The long-awaited amendment to the Government Employees Pension Law dealing with divorce debt has been signed into law.
With very little fanfare, a very important piece of legislation was put into effect regarding the calculation of divorce benefits for members of the Government Employee Pension Fund (GEPF).
The long-awaited amendment will remove the “pension debt” that is accrued when a member pays out a portion of their pension benefit to their former spouse on divorce. The clean break principle applies where a divorce agreement allows for the non-member spouse to receive a portion of the member’s pension fund. Currently, the way the pension withdrawal is calculated uses the concept of debt and interest in the apportionment of pension benefits on divorce. This means that members effectively have a “debt” owing on their pension fund.
This created a situation where members could find themselves owing money to GEPF on their retirement. This happened to a City Press reader who divorced in 2012 after the introduction of the clean break principle. After 41 years of service he would owe well over R2 million to the fund. This included the original payment to his spouse of R1.3 million, plus interest that is charge on this ‘debt’. As he wrote in his letter to City Press, “My total pension is only worth R1.4 million. That would leave me in debt to the sum of over R700 000 and my only ‘crime’ was to get divorced.”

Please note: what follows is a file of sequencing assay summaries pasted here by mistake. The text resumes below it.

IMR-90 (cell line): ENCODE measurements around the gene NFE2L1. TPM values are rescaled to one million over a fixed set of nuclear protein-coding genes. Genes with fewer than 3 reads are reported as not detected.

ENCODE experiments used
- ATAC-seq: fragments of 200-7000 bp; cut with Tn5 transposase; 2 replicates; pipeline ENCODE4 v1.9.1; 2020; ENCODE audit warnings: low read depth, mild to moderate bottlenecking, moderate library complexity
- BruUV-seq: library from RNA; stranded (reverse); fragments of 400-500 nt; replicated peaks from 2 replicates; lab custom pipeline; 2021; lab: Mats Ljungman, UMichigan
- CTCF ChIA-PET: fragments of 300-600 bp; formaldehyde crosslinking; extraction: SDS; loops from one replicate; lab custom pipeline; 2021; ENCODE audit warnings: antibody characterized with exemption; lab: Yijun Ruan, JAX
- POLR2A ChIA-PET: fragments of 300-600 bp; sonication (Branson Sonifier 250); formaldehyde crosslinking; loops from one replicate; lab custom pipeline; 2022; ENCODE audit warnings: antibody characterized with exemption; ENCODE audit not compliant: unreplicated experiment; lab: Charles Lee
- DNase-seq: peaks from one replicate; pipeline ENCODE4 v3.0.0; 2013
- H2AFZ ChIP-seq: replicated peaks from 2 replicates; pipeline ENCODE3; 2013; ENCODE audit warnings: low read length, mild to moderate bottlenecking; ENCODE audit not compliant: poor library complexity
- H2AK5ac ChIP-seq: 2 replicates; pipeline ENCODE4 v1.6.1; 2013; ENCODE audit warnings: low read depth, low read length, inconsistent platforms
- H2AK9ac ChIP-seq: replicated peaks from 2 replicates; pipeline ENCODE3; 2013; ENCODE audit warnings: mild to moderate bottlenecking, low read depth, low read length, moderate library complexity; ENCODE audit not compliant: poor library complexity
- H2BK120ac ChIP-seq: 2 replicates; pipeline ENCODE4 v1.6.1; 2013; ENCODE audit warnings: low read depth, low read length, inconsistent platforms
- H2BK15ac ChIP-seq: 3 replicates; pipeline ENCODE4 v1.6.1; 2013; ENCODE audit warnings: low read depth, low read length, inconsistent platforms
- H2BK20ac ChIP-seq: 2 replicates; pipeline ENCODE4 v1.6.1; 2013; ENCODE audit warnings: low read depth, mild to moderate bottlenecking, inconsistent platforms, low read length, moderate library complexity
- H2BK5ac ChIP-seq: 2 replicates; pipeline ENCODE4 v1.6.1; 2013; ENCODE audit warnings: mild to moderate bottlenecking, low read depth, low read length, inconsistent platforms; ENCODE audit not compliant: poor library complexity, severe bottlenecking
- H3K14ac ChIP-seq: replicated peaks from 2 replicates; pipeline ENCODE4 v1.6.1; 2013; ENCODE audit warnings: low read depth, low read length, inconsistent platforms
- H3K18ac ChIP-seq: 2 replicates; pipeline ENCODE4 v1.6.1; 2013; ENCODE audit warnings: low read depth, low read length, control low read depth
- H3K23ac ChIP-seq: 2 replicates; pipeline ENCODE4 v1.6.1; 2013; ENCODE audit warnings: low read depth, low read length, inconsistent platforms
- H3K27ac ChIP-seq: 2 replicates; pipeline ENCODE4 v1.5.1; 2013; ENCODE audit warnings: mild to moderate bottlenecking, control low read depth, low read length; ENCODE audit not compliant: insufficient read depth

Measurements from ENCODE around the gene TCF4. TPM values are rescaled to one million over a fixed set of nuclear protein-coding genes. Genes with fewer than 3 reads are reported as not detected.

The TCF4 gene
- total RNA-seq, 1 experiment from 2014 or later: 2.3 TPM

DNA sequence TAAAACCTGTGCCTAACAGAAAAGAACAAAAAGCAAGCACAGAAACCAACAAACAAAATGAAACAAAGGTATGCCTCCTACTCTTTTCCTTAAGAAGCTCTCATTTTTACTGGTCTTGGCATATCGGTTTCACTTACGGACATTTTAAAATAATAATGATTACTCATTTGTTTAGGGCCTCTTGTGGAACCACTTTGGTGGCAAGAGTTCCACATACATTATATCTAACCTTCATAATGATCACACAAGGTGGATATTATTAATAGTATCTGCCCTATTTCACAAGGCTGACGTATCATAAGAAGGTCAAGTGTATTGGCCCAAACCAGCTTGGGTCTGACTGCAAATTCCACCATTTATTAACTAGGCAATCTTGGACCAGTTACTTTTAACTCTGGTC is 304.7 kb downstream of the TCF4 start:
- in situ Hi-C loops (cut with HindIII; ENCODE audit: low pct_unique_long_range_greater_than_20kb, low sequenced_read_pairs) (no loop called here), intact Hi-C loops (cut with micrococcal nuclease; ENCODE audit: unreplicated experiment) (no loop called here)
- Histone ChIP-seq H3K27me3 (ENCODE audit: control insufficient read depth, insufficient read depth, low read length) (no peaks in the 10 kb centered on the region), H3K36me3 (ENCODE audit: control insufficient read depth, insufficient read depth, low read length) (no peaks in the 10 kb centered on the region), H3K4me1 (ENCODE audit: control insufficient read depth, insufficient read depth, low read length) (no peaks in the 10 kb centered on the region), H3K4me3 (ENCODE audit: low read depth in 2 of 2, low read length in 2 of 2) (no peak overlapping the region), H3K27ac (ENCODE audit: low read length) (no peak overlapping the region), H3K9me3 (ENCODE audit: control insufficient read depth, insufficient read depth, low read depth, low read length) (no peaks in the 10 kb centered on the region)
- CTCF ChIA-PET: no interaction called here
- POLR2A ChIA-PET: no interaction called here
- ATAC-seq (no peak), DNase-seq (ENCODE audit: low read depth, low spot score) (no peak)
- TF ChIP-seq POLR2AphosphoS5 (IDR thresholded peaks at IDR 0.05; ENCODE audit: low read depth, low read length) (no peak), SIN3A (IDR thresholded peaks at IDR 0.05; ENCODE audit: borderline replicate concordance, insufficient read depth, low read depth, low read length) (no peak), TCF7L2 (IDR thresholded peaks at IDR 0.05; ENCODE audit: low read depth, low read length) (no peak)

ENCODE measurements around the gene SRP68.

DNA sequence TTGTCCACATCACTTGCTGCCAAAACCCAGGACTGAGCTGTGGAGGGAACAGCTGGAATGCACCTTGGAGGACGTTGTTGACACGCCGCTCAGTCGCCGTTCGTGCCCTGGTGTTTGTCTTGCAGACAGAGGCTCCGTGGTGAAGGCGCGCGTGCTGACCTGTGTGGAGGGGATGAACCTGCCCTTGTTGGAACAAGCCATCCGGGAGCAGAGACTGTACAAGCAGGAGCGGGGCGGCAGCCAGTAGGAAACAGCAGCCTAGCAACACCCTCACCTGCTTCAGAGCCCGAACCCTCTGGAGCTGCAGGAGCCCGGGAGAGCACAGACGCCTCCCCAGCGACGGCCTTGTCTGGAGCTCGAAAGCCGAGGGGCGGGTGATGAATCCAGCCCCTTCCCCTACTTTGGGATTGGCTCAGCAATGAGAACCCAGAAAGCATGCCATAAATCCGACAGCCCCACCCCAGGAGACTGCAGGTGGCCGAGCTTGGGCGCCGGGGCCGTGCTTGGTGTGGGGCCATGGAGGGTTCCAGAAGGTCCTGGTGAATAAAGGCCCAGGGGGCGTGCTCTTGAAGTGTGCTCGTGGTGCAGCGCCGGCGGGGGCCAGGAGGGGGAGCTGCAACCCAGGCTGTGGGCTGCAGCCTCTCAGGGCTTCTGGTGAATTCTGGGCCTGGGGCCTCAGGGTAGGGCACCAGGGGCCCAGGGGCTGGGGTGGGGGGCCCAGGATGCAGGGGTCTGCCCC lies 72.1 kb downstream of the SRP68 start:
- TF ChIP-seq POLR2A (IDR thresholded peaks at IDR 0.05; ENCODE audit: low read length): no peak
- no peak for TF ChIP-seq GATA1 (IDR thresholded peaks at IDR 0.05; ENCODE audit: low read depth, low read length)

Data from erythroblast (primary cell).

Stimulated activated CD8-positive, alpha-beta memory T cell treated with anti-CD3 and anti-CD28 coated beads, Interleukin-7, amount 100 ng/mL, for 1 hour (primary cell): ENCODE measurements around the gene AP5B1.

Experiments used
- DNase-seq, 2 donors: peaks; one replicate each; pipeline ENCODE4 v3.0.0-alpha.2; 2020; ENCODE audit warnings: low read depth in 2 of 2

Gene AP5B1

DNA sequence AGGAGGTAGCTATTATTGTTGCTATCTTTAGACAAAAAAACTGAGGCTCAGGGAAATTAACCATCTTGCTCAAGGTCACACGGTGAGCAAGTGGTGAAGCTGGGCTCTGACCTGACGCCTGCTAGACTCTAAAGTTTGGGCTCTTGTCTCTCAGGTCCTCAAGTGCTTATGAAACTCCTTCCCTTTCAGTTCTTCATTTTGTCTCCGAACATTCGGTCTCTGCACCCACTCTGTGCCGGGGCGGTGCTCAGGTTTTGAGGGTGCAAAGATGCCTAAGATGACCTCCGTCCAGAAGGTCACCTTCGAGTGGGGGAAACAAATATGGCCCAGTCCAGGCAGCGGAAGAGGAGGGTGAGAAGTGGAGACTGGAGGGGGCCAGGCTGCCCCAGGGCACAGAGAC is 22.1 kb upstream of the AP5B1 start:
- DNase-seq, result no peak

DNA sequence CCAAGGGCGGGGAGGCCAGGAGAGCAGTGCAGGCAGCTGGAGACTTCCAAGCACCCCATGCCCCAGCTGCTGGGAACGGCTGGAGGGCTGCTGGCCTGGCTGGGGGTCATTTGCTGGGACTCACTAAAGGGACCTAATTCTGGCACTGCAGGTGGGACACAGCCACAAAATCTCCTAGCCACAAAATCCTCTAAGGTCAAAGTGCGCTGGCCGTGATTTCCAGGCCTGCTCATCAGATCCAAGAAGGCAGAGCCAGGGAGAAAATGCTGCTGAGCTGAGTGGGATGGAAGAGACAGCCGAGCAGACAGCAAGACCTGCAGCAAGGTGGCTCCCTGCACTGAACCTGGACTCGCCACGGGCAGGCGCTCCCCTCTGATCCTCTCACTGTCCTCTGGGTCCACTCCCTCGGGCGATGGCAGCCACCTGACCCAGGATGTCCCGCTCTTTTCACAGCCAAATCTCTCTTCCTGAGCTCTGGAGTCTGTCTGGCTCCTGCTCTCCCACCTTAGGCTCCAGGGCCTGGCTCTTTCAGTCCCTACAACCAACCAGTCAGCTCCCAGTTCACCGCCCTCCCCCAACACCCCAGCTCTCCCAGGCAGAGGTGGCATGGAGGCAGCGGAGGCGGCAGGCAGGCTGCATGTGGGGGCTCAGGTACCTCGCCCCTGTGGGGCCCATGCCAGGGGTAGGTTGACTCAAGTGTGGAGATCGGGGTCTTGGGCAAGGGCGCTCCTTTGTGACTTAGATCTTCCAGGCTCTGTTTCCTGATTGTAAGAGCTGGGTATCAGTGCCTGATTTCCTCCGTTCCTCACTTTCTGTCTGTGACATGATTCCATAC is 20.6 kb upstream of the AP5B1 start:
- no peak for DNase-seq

The amendment to the Government Employees Pension (GEP) Law now means that rather than creating a debt, there is an adjustment to the member’s service following payment of a divorce settlement by the fund. According to the amended section 24A of the GEP Law, “the benefit that is subsequently payable to the member shall, as provided in the rules, be decreased by reducing the member’s years of pensionable service to take into account the pension interest of the member which was assigned to any former spouse of the member.”
The amendment also allows for members who have already paid out pension benefits to their former spouse to opt for the new calculation. Affected members have 12 months from the commencement of the amendment (23 May 2019) to notify the Fund whether they wish to remain with the previous calculation in terms of the divorce debt, or change to the new calculation where there would be a reduction in service. If the member does not notify the fund, the new rules will apply. A member may also select to buy back those years of service by either paying in immediately or increasing their monthly contributions.
According to a GEPF spokesperson, the gazetting of the rule and law amendment will happen in July and come into effect from 1 August 2019. All divorced employees will be contacted and will be provided with a calculation explaining the two options to help them make an informed decision. Affected employees have until 22 May 2020 to make a decision, after which the new calculation will apply.
This article first appeared in City Press.